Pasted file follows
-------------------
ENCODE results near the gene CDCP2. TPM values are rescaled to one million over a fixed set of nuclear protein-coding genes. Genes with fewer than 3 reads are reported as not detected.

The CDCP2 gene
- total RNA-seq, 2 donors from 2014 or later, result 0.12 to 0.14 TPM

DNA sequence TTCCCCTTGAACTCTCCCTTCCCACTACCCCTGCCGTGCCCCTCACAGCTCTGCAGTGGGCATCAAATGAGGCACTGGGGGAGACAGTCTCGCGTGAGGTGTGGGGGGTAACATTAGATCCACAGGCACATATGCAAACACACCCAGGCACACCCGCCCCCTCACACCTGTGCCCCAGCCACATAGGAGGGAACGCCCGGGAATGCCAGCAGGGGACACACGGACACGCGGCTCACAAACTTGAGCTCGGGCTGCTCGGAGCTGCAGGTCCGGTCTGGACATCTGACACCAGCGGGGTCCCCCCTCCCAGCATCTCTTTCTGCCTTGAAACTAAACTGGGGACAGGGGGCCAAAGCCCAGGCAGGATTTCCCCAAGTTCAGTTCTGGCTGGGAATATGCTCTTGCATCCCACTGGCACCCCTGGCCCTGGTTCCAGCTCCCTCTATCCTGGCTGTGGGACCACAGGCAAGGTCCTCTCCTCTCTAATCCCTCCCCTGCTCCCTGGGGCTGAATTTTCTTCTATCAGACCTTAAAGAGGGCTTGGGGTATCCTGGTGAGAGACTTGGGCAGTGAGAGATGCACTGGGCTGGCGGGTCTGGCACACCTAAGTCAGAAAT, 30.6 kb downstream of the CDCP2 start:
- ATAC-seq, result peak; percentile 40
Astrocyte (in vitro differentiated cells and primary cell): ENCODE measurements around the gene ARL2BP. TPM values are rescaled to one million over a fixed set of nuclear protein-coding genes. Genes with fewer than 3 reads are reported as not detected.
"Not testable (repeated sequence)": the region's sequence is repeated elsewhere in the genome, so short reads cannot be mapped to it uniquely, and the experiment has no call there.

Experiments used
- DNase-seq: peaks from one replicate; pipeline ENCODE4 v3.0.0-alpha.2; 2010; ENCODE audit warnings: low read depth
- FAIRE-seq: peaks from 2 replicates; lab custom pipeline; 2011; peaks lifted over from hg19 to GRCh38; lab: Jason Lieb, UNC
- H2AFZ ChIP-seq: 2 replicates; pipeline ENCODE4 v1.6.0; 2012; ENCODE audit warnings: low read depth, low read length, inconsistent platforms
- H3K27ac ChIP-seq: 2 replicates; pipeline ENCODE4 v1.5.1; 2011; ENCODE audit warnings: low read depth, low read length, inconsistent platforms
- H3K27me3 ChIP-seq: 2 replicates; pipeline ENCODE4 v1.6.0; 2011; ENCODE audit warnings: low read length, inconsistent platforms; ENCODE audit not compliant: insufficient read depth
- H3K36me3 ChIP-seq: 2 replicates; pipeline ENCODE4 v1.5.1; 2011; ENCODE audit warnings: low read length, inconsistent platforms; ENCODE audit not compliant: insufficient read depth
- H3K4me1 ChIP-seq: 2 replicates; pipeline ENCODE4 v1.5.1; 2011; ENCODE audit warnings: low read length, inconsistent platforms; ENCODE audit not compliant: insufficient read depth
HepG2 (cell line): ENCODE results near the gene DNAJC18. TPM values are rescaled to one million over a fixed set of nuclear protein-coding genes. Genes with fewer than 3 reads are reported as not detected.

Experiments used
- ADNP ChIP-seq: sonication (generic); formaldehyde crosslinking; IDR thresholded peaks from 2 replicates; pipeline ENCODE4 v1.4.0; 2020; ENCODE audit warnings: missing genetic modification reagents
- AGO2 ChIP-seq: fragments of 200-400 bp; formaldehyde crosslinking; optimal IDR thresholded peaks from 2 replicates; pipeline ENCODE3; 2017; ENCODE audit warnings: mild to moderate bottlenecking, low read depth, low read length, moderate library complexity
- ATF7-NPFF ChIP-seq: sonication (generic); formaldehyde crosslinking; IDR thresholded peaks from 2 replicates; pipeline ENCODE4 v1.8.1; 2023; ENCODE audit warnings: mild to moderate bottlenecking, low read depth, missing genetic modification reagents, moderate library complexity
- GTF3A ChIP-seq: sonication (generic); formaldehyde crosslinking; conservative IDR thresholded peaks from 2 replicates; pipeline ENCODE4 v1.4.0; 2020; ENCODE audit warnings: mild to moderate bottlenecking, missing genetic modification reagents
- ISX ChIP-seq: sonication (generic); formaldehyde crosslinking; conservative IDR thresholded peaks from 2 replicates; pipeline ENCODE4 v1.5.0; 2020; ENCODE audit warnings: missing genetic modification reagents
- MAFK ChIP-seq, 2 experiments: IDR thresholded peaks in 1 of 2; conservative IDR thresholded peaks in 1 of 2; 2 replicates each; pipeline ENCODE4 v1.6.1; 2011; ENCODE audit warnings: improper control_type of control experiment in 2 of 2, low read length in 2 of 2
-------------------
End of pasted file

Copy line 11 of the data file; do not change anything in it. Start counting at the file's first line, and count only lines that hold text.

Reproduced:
- H2AFZ ChIP-seq: 2 replicates; pipeline ENCODE4 v1.6.0; 2012; ENCODE audit warnings: low read depth, low read length, inconsistent platforms